Frustrated- need advice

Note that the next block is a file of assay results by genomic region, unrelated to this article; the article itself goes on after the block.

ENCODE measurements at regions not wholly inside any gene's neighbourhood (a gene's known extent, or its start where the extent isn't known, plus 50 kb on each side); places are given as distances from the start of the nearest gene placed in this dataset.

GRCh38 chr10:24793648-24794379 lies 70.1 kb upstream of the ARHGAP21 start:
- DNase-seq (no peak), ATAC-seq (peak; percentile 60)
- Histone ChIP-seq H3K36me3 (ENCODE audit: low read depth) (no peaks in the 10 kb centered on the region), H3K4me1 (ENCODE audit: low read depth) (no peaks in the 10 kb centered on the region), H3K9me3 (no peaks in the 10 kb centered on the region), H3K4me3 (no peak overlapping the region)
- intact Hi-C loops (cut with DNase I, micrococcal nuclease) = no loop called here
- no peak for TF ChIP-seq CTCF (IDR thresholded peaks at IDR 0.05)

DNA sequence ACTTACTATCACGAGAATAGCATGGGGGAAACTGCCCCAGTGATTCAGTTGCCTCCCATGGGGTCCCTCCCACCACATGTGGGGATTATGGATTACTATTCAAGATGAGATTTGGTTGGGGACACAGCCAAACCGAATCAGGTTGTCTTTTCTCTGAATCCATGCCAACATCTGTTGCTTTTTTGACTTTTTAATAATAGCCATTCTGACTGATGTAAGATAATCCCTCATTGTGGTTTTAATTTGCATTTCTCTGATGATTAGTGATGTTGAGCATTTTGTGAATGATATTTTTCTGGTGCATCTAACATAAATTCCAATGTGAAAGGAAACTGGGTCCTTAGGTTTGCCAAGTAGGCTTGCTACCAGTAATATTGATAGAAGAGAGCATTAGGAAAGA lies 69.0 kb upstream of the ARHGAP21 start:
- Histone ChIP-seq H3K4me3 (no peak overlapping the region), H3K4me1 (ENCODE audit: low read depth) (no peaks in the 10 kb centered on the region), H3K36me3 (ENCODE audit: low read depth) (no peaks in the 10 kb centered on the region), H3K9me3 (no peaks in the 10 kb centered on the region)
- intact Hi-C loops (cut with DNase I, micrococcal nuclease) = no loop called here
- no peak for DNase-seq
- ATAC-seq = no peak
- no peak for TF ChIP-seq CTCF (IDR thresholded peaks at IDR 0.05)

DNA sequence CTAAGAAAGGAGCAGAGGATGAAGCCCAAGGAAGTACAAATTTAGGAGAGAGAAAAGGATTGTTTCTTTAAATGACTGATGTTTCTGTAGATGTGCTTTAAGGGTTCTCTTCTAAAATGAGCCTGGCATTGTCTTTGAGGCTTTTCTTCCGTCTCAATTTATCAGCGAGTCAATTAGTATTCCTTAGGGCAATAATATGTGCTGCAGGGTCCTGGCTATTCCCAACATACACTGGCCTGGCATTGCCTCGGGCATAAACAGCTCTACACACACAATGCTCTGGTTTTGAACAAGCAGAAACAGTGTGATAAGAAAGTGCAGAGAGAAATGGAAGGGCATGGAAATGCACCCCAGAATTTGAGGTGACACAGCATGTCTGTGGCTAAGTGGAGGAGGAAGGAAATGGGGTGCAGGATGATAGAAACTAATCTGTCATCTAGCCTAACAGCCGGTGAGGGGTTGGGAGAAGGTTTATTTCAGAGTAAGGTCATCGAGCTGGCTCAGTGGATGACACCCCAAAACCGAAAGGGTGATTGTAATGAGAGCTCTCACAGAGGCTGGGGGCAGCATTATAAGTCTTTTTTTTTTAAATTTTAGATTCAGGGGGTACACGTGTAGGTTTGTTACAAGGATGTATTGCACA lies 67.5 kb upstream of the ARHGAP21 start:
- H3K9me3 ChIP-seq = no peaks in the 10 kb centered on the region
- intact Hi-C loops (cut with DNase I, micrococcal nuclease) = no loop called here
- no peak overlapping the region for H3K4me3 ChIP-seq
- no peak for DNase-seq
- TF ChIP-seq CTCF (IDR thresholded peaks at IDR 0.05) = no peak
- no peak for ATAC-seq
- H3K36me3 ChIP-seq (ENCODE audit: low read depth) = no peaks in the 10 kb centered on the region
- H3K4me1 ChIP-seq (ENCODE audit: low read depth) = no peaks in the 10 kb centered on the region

1. Hi everyone... I'm so glad to have found this forum. I hope to get some advice on this dilemna that I've been dealing with lately. I want to be a nurse but I feel like it is almost impossible for me to achieve this dream. After reading so many posts, I am not very hopeful of getting accepted in many programs. Here's the thing: I was accepted into an accelerated BSN program that will begin in Fall of 2007. There are a few drawbacks about attending this particular program. One is that it is out of state so I would have to move across the country. Also, I would almost have to take a $50,000 loan out for tuition and living expenses. Another reason is that I am afraid of how intense the program will be. I heard there was a 40% dropout rate at this particular program. This was one of the two schools I applied to so far and I am so happy to have been accepted but after considering factors such as these, I decided to apply to some local programs. However, from what I hear I don't have a good feeling about getting accepted into any schools here since it seems like the schools in my city are much more competitive. (I know people with 4.0 GPA's that were denied a spot in the programs). I don't have a very good GPA and so far I got rejected to one local school I applied to. So what should I do? I have very little confidence that I will be accepted into a school here but I will continue to try anyway. The only drawback with attending school here is that it will take me 2 full years instead of 1 year (for the accelerated program). BUT... if I do get into a program here I would probably not graduate with as much debt as I would if I go to the accelerated program. So... what would you do if you were me? There are pros and cons with both. I've wasted too much time not living my dream which is to be a nurse already and sometimes I think that I should just focus on just attending the accelerated program but is it worth taking out the big loan?! What should I do? I'm sorry for the long rambling post. Any advice would be greatly appreciated!